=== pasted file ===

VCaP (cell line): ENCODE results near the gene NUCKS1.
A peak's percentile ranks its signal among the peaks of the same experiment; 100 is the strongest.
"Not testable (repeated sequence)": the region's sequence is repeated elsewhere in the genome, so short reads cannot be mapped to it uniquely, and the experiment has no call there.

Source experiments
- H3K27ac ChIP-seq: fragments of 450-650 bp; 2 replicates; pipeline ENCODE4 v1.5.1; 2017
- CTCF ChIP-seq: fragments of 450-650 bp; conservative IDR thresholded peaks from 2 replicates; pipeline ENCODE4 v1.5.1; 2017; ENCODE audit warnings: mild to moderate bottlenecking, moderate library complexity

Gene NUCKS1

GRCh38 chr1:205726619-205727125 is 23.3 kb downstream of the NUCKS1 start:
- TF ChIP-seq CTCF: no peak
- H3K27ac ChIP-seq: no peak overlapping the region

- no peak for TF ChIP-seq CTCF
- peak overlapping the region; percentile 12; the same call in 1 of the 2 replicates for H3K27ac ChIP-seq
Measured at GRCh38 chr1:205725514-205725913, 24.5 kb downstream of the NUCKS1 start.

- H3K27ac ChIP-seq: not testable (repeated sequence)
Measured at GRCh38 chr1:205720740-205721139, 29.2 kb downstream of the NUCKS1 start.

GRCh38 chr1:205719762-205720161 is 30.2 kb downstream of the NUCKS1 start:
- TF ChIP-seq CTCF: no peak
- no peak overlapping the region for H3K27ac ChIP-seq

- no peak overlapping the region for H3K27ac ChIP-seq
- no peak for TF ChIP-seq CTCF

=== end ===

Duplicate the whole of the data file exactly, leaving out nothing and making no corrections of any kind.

VCaP (cell line): ENCODE results near the gene NUCKS1.
A peak's percentile ranks its signal among the peaks of the same experiment; 100 is the strongest.
"Not testable (repeated sequence)": the region's sequence is repeated elsewhere in the genome, so short reads cannot be mapped to it uniquely, and the experiment has no call there.

Source experiments
- H3K27ac ChIP-seq: fragments of 450-650 bp; 2 replicates; pipeline ENCODE4 v1.5.1; 2017
- CTCF ChIP-seq: fragments of 450-650 bp; conservative IDR thresholded peaks from 2 replicates; pipeline ENCODE4 v1.5.1; 2017; ENCODE audit warnings: mild to moderate bottlenecking, moderate library complexity

Gene NUCKS1

GRCh38 chr1:205726619-205727125 is 23.3 kb downstream of the NUCKS1 start:
- TF ChIP-seq CTCF: no peak
- H3K27ac ChIP-seq: no peak overlapping the region

- no peak for TF ChIP-seq CTCF
- peak overlapping the region; percentile 12; the same call in 1 of the 2 replicates for H3K27ac ChIP-seq
Measured at GRCh38 chr1:205725514-205725913, 24.5 kb downstream of the NUCKS1 start.

- H3K27ac ChIP-seq: not testable (repeated sequence)
Measured at GRCh38 chr1:205720740-205721139, 29.2 kb downstream of the NUCKS1 start.

GRCh38 chr1:205719762-205720161 is 30.2 kb downstream of the NUCKS1 start:
- TF ChIP-seq CTCF: no peak
- no peak overlapping the region for H3K27ac ChIP-seq

- no peak overlapping the region for H3K27ac ChIP-seq
- no peak for TF ChIP-seq CTCF